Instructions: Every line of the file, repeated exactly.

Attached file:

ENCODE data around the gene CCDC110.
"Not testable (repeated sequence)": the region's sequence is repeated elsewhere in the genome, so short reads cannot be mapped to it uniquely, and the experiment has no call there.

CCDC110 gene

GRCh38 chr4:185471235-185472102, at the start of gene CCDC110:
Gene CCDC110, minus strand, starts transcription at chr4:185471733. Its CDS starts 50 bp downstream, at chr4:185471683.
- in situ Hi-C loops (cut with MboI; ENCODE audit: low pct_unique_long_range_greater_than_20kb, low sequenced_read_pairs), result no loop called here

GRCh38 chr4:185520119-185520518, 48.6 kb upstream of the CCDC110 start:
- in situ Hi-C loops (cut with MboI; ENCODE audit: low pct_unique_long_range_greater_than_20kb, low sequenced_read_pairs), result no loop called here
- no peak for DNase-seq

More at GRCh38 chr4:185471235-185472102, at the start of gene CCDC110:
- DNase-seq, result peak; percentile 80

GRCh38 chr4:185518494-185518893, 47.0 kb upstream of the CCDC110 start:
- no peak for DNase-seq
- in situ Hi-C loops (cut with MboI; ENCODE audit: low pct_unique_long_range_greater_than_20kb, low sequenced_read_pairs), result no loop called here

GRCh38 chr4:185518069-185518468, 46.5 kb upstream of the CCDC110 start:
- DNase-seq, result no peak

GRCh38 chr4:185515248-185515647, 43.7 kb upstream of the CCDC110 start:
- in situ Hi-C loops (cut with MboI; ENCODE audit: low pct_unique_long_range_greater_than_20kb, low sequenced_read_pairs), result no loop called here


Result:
ENCODE data around the gene CCDC110.
"Not testable (repeated sequence)": the region's sequence is repeated elsewhere in the genome, so short reads cannot be mapped to it uniquely, and the experiment has no call there.

CCDC110 gene

GRCh38 chr4:185471235-185472102, at the start of gene CCDC110:
Gene CCDC110, minus strand, starts transcription at chr4:185471733. Its CDS starts 50 bp downstream, at chr4:185471683.
- in situ Hi-C loops (cut with MboI; ENCODE audit: low pct_unique_long_range_greater_than_20kb, low sequenced_read_pairs), result no loop called here

GRCh38 chr4:185520119-185520518, 48.6 kb upstream of the CCDC110 start:
- in situ Hi-C loops (cut with MboI; ENCODE audit: low pct_unique_long_range_greater_than_20kb, low sequenced_read_pairs), result no loop called here
- no peak for DNase-seq

More at GRCh38 chr4:185471235-185472102, at the start of gene CCDC110:
- DNase-seq, result peak; percentile 80

GRCh38 chr4:185518494-185518893, 47.0 kb upstream of the CCDC110 start:
- no peak for DNase-seq
- in situ Hi-C loops (cut with MboI; ENCODE audit: low pct_unique_long_range_greater_than_20kb, low sequenced_read_pairs), result no loop called here

GRCh38 chr4:185518069-185518468, 46.5 kb upstream of the CCDC110 start:
- DNase-seq, result no peak

GRCh38 chr4:185515248-185515647, 43.7 kb upstream of the CCDC110 start:
- in situ Hi-C loops (cut with MboI; ENCODE audit: low pct_unique_long_range_greater_than_20kb, low sequenced_read_pairs), result no loop called here